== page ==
As we pivot to a new world, of course, we’ll have to contend with the election of Trump as president.
But it’s not an absolute road block. Yesterday I wrote about how Trump won because he appealed to various populations of disenfranchised people who have been screwed by the political and global economic order.
Honestly, he’s not wrong. Lots of people who voted for him, and millions more, actually have been disenfranchised.
What he also did was serve up some scapegoats who weren’t responsible for the economic disenfranchisement. Plus, Clinton was part of the political and economic disenfranchisement of many, which is why millions were hoping Sanders would win because he also championed the restoration of disenfranchisement, but more progressively than Trump’s path.
Yesterday we also saw Kellie Leitch emboldened by the Trump victory, as someone who espouses his divisive, skapegoating, xenophobic values. She intends to lead the Conservative Party and usher in a Trump kind of Canada. Within hours of his victory, before the sun was even up in most of Canada, she sent out a leadership fundraising email to her old stock Canadian supporters.
And considering the amount of media presence Ann Coulter received in Canada yesterday, we should expect more media tolerance for people like Kevin O’Leary and Ezra Levant.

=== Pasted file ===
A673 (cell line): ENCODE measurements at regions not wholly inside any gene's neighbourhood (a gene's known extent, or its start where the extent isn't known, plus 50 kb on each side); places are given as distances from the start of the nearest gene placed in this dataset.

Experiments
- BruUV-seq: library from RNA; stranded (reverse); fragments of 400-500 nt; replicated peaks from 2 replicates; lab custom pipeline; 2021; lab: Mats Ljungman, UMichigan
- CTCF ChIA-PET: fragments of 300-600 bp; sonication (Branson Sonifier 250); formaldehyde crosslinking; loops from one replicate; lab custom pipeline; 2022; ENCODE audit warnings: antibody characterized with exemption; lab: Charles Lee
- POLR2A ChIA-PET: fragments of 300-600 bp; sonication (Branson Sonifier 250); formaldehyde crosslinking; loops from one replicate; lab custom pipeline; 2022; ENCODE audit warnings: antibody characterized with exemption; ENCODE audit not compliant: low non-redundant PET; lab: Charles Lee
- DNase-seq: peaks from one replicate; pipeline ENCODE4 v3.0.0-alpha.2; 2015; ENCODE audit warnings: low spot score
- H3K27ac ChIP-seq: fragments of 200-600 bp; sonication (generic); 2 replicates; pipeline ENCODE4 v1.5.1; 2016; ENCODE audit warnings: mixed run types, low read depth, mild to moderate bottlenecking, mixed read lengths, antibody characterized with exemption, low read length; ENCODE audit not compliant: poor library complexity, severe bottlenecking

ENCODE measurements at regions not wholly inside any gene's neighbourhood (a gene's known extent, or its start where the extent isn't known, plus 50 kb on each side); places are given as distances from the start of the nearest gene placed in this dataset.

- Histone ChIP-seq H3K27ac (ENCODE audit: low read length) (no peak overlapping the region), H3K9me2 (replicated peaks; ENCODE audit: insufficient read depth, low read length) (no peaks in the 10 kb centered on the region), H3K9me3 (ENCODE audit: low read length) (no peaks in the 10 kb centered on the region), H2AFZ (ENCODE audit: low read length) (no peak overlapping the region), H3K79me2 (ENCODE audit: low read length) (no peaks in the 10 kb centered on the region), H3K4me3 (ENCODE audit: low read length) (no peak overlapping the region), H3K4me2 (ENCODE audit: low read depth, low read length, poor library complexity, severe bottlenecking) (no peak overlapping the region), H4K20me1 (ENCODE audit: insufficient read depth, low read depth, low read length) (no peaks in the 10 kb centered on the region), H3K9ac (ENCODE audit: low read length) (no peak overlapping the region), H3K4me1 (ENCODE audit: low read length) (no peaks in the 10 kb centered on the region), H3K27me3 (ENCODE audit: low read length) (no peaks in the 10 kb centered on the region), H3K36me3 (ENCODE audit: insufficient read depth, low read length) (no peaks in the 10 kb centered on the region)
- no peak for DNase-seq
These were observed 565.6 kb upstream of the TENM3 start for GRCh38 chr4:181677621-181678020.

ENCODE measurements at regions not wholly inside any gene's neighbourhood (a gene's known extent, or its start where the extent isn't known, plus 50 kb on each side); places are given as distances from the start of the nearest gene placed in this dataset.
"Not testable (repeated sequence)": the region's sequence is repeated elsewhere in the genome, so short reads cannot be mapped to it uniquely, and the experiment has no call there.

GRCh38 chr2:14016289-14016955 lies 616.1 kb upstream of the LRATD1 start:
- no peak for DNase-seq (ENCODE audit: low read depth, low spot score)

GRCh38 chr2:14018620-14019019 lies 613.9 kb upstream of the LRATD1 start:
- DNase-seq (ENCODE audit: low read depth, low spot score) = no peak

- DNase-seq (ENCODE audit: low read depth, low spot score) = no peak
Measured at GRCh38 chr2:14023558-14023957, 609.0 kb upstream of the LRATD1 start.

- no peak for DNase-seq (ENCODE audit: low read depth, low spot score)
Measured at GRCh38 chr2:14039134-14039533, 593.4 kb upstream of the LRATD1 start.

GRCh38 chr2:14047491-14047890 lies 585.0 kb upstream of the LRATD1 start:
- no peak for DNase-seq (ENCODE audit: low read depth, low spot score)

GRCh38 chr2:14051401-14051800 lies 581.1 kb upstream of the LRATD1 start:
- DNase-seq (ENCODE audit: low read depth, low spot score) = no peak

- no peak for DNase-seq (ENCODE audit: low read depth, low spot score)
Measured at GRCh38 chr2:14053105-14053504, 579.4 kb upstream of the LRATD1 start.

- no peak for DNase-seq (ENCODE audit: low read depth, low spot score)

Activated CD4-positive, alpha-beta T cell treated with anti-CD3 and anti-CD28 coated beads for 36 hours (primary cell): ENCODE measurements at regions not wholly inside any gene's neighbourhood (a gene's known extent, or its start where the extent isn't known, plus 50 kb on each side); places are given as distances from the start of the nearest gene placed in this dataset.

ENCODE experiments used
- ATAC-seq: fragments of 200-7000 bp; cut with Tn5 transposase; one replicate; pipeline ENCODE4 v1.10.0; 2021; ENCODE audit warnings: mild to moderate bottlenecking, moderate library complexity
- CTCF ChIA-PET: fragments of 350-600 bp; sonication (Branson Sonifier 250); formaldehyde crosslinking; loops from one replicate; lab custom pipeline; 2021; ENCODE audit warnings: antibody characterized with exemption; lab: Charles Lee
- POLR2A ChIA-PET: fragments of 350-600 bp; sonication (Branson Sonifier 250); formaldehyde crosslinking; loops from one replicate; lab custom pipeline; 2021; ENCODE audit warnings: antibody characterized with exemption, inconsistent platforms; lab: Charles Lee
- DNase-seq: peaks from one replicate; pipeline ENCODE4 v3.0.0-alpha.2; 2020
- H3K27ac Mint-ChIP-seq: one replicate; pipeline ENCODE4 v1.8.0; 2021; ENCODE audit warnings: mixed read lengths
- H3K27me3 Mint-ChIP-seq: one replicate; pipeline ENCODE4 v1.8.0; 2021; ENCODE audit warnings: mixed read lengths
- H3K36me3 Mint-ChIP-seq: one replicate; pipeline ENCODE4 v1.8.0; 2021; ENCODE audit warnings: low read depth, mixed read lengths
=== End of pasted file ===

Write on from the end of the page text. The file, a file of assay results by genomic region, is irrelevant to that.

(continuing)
So today, right now, we need to start looking for Canada’s Sanders. It will not be Mulcair or Trudeau, both of whom are political game players who do not manifest the passion for building a nation that heals political and economic disenfranchisement and builds equity, justice and deeply rich community connections.
Trudeau and Mulcair will be destroyed by xenophobic right wing populism from Leitch or whoever wins the CPC xenophobia sweepstakes.
Sanders spoke to the same kind of political and economic disenfranchisement as Trump did, but his solution was about building up fairness, not blaming people who are even more vulnerable.
So today we need to find someone who can bring the country together instead of dividing it, like Leitch will do, continuing Harper’ s divisive legacy.
We need to find a leader who understands the economically disenfranchised and explore ways of building an economy that works for people, not the global 1%.
We need to commit to equality through society, not skapegoating people who are different. We need to use models like the Leap Manifesto to simultaneously address economic, social, climate and race disparities in the country.
And most difficult, if we are to pivot to a new, better Canada, we need to talk with the old stock Canadians and those who are drawn to Leitch’s dog whistle politics. These people are also contending with losing their white and male entitlements in an increasingly different Canada. They need to be part of a conversation about what a new Canada looks like. It won’t be run by white men and we need to assuage their fears of losing their unjust entitlements.
And we need a leader who embodies all this passion. We’re already starting a list of contenders: Andrew Cash, Romeo Saganash, Megan Leslie, Charlie Angus, Nathan Cullen, Linda McQuaig, Pam Palmater, Cindy Blackstock, Naomi Klein, Avi Lewis.
Who do you think can be this leader?